My Last Cake Was A Disaster!!

  1. How do I ice a cake? Is there a system?
     
  2. Last time I just used a knife to spread the frosting. My SO's sister said that there is a way to do it smoother.
     
  3. What kind of cake? What you could do is get a baking spatula, it's like flat and the handle is a little bent. Like this one

    http://www.williams-sonoma.com/products/sku843268/index.cfm?pkey=cCTLPSTI

    Then take a serrated knife (bread knife) and go in a back and forth motion. It isn't very hard and makes a cake look nice for a novice. Then take either coconut or chopped nuts and press them onto the rim/sides of the cake. You could also add some strawberry halves to the top to make it look pretty. You could also use a ziploc bag and snip the corner filled with icing and do a free form pattern with melted chocolate. OR you could make a ganache and its pretty fool proof and you don't have to be perfect, but you gotta let it dry. Or take powdered sugar and sift it on the top of a cake.
     
  4. Once again, my cake was horrible!! This time I was told that it tasted like banana bread. I agree.
     
  5. Here's some tips. HTH!...

    -When using a slippery filling like fruit or custard, pipe some frosting on top of the bottom layer about 1/2" from the edge before you put the filling on. It will keep it from oozing out and ruining the outside icing when you put that on.
    - When you ice a cake, make sure your frosting is soft, smooth and easily spreadable. If it's too hard or thick it will tear your cake up and make a mess! The consistency of the icing is really important, but it just takes practice to get it right IMO.
    -Start by placing the icing on top of the cake in a big blob and then sort of smooth it out to the edges and down the sides. If you start with the sides you'll have a really hard time!
    -To get the outside really smooth, do a "crumb coat." Once you have your filling in and your layers assembled, brush the outside of the cake carefully to get any excess crumbs off. Spread a very thin layer of frosting on the whole cake then refrigerate it until the icing hardens slightly. Then you can take it out and put your pretty icing on without having to worry about messy crumbs.
    - I also suggest investing in these two things-- a metal cake spatula and a Wilton decorating gun. You can get them at craft stores inexpensively and they make things sooooo much easier!

    As for the cake itself, Betty Crocker recipes are great if you follow them exactly. Using sifted cake flour is important too. You can change the flavoring for variation, but it's important not to change the amounts of (or omit or add) structural ingredients or the cake just won't turn out right. Baking is chemistry so precision is key!

    Happy baking!!! :tup:
     
  6. ^^^Agree completely with the above^^^

    The key _really_ is getting your icing to the right consistency. Too thick and it rips the cake, too wet and it slides off.

    The consistency should spread like soft butter or nonrefrigerated creamy FRESH peanut butter. When you take a butter knife, the icing should just slide across a surface without rolling up on you or missing spots because it clung to the knife instead of spreading where you want it to... For SURE you cannot get canned icing to behave properly as that is WAY too stiff.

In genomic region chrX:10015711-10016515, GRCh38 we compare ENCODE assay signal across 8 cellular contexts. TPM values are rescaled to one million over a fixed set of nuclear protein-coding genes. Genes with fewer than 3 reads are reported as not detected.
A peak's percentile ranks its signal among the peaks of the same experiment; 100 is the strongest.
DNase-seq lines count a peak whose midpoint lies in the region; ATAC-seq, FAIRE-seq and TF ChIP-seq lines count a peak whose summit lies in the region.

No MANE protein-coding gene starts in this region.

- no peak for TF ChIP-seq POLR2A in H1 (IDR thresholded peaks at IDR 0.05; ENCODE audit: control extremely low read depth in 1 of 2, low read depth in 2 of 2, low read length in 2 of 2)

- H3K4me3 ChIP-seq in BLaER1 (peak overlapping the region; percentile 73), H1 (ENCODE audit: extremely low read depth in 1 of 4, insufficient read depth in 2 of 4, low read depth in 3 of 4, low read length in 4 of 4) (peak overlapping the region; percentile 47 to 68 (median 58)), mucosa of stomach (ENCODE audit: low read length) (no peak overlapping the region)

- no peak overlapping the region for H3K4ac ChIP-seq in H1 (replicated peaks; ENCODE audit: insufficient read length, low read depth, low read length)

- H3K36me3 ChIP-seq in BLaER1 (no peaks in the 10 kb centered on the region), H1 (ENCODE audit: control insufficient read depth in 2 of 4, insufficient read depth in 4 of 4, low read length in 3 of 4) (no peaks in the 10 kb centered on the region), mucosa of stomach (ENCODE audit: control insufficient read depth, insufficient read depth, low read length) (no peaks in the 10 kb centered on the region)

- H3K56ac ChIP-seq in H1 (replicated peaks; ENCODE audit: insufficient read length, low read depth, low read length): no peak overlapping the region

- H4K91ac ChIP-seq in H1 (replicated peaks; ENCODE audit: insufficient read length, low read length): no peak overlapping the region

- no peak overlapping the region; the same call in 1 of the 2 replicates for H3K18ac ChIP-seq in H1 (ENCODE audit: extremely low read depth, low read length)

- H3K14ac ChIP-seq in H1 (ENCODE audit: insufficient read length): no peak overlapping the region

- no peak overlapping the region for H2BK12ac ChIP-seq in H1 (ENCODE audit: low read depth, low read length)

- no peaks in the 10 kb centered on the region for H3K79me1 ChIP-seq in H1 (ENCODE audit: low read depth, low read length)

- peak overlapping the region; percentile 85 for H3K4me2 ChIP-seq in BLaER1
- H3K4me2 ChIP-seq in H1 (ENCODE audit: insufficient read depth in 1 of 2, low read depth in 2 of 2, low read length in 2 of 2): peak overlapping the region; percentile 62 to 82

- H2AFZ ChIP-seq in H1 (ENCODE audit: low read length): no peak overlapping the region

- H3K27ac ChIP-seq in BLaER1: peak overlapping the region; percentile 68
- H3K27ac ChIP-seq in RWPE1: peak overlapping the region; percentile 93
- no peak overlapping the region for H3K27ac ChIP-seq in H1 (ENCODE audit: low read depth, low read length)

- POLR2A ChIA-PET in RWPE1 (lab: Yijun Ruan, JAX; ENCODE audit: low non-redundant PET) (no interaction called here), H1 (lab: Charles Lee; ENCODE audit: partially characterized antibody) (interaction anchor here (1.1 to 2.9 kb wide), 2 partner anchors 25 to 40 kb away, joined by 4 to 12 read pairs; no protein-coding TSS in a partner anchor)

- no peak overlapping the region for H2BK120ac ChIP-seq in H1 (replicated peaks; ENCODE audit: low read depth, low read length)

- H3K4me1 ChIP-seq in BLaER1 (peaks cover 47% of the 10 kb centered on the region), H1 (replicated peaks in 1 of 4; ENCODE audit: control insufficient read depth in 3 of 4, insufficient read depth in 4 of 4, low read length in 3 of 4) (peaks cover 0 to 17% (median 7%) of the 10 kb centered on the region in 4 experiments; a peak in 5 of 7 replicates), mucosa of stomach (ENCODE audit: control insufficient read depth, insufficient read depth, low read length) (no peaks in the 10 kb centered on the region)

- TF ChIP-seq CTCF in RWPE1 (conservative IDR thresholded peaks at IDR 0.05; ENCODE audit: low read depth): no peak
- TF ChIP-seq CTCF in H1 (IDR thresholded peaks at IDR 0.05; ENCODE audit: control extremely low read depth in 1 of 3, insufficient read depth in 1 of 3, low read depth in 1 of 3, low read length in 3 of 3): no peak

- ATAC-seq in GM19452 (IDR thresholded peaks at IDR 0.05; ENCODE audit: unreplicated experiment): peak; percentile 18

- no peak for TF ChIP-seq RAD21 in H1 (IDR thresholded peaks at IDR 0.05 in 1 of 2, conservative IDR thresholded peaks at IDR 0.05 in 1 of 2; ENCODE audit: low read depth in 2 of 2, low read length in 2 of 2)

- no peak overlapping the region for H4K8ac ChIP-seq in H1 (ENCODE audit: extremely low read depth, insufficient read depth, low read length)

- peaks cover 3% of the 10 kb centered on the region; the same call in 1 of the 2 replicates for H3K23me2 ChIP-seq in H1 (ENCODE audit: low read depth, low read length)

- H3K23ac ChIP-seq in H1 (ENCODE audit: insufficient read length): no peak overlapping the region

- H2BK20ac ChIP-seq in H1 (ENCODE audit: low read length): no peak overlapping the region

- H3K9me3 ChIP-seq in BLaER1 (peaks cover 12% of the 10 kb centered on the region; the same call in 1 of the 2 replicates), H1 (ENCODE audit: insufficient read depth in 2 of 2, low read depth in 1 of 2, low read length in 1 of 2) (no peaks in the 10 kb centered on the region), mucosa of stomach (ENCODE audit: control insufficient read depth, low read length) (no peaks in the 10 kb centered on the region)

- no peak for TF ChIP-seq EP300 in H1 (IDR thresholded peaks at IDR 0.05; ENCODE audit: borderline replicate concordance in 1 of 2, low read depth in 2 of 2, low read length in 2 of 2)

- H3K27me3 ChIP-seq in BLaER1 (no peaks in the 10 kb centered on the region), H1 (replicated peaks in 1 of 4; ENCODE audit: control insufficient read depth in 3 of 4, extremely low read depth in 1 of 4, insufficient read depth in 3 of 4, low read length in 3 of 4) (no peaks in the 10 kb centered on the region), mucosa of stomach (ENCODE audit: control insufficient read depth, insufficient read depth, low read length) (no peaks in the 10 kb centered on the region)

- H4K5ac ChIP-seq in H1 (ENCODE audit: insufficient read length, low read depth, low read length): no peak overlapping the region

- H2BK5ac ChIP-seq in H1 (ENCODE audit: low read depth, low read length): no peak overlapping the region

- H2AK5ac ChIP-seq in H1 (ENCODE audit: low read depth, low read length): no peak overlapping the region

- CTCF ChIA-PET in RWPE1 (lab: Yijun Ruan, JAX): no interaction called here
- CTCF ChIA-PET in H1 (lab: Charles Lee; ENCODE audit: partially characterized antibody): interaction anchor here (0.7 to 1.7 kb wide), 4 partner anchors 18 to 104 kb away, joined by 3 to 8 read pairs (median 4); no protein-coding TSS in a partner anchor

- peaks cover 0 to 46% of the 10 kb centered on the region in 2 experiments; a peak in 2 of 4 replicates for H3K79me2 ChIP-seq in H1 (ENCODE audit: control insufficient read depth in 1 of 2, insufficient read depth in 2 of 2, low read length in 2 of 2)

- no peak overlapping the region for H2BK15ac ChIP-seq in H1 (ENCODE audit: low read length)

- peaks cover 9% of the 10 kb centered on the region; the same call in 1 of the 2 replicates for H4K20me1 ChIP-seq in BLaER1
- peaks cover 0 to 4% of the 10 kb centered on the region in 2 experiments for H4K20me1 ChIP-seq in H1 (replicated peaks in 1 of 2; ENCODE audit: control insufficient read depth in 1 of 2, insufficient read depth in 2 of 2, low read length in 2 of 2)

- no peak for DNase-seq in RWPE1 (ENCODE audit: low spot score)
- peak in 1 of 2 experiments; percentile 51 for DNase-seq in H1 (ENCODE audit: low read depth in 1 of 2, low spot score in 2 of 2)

And baking is a true science. Most people prefer cake boxes because they are pretty much fail proof if you follow the instructions, but I think they lack "oomph". A lot of people swear by doctoring cakes (books like the Cake Doctor) which uses the cake mix as a base and adds to it for better flavor and consistency.

    I have bought SEVERAL cake books and I still find the most reliable and generally the most tasty cakes to come from my old Better Homes and Garden cookbook. The cakes are always moist and always flavorful.

    But yes, measuring can't be "close" but RIGHT ON. When it says a level teaspoon, make it level. When you measure cups, level it off and definitely sift your flours to remove clumps (most recipes mean to have you sift after measuring saying, "4 cups of flour, then sifted". Others mean for you to sift first and then measure, "Sifted 4 cups flour". Now do you need to use cake flour? No, all-purpose is just fine. It takes a LOT of practice to be able to know what you can add to a recipe or not to keep it from failing.

    As far as what you need to ice a cake. Sure, better tools help (an icing spatula is a great tool), but you can get the same effect from a butter knife as long as your icing is the right consistency.

    Crumb coating, believe it or not, actually means you put LESS icing on a cake too since you put a very thin layer on to start out with (scraping excess off when smoothing the crumb coat). The second layer then is purely "finishing" it off.

    Lastly, people just have to realize that circular cakes are easier to make "pretty" than squares or rectangles and so on.

    And, even the best of them still have bad cake days!
     
  7. ^ All purpose flour does work fine, but cake flour makes for a better texture. It has significantly less protein/ gluten which results in a much softer, more tender cake. It's not a huge deal, but it does make a noticeable difference IMHO :shrugs:....
     
  8. Agree! Me and MIL took the cake classes at the local cake shop and the instructor taught us to mix the frosting with a TINY bit of water for the crumb coat. After the cake has cooled I put a super thin coat of the water/icing mixture over the cake and then put it in the fridge for awhile so that the crumb coat dries and then I frost :smile: Hope that helps.
     
  9. Thank you everyone!!
     
  10. wow these are really great tips!